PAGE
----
Women with fibromyalgia may benefit from hyperbaric oxygen therapy (HBOT), as a proof-of-concept study in PLOS ONE has shown that it led to changes in brain activity and improvement in fibromyalgia symptoms and quality of life.
Researchers at Rice University and institutes in Israel conducted a prospective crossover clinical trial to evaluate the effect of HBOT on symptoms and brain activity in fibromyalgia in 48 women ages 21–67 who had been diagnosed with fibromyalgia at least two years prior. Participants were randomized to receive 40 HBOT treatments five days a week for two months or a two-month control period of no treatment followed by HBOT treatment. The 90-minute HBOT treatment exposed the patients to pure oxygen at two times the atmospheric pressure.
HBOT led to similar significant improvements in both groups after treatment; no significant changes in brain activity and symptom relief were detected during the non-treatment period in the crossover group. The treatment had beneficial changes in the brain activity of specific Brodmann areas (BAs) known to have abnormal activity in patients with fibromyalgia, significant amelioration of all fibromyalgia symptoms, and significant improvement in quality of life. In addition, HBOT led to a significant decrease in use of pain medications, which could be due to the changes in brain activity that alleviated fibromyalgia symptoms.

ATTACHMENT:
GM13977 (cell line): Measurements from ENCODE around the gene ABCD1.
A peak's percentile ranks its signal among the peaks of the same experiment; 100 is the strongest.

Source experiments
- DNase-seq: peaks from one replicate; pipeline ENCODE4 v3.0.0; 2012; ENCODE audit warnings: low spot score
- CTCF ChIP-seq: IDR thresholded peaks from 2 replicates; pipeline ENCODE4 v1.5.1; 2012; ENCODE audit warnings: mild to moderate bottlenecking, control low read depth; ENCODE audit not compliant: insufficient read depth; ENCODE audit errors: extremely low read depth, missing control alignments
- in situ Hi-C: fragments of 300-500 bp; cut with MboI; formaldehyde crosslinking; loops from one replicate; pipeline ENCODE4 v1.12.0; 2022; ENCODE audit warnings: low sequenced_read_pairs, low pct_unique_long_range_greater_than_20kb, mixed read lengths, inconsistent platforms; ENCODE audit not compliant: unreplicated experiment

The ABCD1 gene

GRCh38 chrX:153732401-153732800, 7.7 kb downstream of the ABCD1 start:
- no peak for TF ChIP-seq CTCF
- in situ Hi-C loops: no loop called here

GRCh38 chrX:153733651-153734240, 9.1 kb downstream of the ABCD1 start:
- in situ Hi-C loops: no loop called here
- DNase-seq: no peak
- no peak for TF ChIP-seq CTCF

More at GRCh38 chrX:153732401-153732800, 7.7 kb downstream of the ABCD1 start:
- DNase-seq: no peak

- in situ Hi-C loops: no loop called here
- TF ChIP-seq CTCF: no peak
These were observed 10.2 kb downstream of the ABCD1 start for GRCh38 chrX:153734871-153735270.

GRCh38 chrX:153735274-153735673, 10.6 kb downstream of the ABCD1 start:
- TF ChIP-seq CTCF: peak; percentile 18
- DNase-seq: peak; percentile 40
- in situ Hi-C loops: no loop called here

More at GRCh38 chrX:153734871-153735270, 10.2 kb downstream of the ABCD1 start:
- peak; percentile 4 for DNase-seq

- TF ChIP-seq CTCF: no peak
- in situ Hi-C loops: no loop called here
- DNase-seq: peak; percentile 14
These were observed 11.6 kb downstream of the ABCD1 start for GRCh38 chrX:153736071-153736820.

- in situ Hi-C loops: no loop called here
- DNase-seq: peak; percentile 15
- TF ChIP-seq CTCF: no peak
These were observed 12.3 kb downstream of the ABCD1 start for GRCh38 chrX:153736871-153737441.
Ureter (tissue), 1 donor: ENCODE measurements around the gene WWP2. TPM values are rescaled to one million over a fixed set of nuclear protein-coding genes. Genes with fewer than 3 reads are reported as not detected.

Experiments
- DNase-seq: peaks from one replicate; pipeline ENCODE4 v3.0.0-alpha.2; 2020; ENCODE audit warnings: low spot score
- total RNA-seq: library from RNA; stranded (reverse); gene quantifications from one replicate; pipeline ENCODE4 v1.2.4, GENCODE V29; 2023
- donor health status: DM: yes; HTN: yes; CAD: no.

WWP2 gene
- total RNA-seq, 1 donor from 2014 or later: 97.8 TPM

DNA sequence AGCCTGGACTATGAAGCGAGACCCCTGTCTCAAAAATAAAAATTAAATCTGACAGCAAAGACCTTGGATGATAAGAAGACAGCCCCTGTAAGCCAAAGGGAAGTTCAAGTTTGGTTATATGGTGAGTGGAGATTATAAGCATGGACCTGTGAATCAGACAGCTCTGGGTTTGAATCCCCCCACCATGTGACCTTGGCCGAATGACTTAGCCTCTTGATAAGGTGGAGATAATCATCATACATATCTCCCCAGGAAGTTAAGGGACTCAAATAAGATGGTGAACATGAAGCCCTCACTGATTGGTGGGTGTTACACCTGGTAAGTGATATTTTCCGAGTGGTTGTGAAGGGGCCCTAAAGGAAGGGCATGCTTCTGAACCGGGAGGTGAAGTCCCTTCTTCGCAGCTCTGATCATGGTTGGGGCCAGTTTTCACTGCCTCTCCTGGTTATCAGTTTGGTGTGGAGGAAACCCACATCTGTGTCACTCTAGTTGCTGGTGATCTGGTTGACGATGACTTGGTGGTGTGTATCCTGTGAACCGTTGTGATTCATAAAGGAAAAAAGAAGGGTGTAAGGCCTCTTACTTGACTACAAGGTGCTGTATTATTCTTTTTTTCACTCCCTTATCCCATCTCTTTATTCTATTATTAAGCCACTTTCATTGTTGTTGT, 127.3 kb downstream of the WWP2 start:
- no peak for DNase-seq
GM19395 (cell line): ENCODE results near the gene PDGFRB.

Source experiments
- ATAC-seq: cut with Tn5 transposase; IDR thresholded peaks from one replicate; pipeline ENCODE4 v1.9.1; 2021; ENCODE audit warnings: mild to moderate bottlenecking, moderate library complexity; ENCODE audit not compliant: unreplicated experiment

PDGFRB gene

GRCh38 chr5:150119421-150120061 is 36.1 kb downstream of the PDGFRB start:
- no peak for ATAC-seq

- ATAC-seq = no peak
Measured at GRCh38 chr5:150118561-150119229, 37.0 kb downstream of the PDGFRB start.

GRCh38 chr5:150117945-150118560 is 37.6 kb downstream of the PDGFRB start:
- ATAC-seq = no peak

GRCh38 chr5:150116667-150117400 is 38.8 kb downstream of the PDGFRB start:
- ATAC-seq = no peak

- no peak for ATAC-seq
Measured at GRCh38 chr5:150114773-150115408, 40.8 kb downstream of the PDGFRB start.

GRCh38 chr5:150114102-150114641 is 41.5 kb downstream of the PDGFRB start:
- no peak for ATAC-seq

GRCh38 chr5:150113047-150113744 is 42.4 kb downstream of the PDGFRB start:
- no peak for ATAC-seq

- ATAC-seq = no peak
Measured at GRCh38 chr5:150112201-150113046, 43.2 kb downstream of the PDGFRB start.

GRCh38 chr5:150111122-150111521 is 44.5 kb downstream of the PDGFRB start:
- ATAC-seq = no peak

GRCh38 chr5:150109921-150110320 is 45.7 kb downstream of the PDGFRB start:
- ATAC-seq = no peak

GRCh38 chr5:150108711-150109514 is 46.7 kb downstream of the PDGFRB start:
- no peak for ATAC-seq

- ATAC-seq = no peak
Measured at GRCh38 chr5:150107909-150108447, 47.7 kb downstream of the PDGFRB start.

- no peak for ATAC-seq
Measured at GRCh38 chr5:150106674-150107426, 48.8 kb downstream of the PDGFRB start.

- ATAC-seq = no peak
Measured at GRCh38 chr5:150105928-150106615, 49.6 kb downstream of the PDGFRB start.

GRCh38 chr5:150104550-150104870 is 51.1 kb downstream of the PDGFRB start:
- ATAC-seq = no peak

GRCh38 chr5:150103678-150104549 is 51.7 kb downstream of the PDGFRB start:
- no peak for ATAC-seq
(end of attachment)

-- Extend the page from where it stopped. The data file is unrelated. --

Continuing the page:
Follow-up studies are now needed to assess the durability of the HBOT effects on fibromyalgia symptoms and optimize pressure and/or oxygen levels.
For more information visit Rice.edu.
This article originally appeared on MPR